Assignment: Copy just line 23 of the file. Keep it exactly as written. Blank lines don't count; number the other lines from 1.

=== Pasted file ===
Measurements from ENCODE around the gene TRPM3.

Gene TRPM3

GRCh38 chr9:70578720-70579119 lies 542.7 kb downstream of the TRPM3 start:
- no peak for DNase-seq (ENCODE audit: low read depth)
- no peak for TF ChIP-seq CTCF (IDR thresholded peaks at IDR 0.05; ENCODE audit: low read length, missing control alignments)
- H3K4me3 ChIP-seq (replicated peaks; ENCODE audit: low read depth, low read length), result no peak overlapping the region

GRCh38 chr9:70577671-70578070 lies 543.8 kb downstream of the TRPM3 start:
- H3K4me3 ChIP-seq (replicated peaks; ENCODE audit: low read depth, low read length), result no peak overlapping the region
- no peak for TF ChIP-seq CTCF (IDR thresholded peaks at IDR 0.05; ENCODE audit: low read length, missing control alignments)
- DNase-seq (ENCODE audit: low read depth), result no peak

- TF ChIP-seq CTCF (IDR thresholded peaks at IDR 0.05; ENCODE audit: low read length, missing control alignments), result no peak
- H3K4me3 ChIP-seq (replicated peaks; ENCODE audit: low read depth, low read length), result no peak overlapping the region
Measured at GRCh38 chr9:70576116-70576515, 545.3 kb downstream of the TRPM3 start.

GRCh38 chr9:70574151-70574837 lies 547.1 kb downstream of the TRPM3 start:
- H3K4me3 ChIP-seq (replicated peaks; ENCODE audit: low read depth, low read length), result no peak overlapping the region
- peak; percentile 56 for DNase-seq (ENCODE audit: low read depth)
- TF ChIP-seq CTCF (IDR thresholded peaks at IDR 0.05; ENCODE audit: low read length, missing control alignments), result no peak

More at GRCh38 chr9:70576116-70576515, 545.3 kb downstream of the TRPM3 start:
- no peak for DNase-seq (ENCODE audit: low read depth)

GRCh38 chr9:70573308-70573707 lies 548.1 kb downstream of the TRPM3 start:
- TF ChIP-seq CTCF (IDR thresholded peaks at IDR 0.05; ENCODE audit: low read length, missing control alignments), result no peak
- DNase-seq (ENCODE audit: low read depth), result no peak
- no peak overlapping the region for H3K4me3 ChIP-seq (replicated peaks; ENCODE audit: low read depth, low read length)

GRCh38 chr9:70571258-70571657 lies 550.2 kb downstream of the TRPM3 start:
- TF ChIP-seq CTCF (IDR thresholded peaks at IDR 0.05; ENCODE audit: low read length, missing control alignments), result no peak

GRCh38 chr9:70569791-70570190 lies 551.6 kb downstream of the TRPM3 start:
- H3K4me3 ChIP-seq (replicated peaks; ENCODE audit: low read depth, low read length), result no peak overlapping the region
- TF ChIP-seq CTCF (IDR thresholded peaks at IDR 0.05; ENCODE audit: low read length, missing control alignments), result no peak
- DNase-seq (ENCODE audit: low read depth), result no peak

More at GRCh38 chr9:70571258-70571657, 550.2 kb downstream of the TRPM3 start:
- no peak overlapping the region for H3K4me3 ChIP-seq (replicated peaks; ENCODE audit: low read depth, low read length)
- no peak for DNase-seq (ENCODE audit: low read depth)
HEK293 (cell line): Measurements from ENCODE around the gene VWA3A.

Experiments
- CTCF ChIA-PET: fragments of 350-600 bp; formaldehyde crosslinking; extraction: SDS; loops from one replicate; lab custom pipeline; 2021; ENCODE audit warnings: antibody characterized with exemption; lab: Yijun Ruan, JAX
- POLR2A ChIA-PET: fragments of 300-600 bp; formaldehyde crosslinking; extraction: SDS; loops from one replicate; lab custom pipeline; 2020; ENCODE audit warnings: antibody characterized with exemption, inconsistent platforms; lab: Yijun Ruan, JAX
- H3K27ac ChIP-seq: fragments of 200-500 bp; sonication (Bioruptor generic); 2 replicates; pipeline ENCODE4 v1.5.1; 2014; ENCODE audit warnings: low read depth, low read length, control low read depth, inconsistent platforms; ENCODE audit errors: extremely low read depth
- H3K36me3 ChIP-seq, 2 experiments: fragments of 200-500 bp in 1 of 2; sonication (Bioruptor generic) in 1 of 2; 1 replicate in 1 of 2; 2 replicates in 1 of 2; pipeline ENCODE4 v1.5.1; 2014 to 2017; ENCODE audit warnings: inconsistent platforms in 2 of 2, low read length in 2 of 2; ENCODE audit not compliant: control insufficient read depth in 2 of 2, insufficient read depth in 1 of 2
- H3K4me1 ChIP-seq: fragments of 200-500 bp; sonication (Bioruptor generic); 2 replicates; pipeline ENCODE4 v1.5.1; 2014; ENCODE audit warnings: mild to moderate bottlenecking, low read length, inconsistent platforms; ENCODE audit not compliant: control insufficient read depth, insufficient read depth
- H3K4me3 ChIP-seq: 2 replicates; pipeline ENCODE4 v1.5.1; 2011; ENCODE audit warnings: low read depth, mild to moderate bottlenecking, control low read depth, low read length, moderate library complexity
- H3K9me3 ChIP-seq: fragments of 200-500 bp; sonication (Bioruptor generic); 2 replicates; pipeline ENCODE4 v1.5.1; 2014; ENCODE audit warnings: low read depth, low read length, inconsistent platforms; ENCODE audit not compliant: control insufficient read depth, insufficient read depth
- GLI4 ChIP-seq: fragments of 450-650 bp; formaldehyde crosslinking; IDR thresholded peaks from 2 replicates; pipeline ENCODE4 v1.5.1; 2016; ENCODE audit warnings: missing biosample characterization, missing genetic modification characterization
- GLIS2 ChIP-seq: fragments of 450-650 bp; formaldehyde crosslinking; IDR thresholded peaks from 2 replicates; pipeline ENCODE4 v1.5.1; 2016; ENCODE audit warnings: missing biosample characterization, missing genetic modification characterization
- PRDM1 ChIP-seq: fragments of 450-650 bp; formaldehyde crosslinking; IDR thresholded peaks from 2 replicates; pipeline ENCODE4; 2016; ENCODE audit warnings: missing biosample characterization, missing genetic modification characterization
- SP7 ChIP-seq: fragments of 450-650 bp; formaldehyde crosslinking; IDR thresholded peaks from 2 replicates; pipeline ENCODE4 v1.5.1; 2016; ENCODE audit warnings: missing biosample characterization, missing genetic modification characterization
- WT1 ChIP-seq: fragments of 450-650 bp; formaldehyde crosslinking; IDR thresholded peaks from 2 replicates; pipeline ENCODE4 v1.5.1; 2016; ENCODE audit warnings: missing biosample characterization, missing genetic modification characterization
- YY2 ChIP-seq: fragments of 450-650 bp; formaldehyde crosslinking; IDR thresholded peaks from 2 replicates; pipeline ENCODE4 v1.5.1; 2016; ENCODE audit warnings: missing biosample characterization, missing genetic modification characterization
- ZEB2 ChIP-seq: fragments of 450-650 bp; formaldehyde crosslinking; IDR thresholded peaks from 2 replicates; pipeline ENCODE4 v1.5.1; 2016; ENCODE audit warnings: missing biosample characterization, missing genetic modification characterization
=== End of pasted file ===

- no peak overlapping the region for H3K4me3 ChIP-seq (replicated peaks; ENCODE audit: low read depth, low read length)